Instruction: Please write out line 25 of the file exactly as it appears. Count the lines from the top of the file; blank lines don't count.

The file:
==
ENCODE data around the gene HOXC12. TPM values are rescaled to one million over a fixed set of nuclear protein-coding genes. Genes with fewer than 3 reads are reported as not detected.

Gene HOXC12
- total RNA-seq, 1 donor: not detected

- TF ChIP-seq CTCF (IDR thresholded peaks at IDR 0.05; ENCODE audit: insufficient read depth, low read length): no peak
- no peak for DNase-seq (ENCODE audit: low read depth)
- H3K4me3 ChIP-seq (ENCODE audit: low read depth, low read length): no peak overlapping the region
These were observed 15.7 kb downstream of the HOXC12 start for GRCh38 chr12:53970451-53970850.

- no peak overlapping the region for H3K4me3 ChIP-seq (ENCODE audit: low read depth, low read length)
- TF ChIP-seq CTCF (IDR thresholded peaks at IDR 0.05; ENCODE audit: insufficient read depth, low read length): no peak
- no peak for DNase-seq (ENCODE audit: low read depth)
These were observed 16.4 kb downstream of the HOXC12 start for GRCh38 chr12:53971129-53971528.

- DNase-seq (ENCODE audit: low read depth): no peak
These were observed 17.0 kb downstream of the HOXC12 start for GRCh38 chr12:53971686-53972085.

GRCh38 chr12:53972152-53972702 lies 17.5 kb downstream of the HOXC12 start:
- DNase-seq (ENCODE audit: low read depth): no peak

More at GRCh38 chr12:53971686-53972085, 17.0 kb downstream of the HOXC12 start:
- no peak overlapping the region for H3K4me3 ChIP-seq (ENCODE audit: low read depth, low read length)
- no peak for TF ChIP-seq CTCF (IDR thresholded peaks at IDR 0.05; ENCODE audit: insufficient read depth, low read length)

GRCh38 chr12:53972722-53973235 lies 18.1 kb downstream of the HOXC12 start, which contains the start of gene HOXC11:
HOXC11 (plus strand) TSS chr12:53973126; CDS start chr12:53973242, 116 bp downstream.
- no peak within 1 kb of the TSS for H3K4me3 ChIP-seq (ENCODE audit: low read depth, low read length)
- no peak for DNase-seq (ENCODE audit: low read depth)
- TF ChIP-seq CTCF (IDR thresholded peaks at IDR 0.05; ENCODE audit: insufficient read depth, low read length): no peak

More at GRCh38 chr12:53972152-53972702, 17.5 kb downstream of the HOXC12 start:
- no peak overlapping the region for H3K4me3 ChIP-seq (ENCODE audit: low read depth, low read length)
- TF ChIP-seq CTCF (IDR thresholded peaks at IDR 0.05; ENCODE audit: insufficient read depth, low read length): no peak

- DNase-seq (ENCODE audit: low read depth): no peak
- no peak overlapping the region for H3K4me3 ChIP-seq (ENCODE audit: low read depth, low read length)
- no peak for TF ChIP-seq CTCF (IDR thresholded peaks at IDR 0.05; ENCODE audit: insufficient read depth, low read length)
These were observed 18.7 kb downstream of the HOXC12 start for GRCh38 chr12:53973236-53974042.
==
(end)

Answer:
- no peak overlapping the region for H3K4me3 ChIP-seq (ENCODE audit: low read depth, low read length)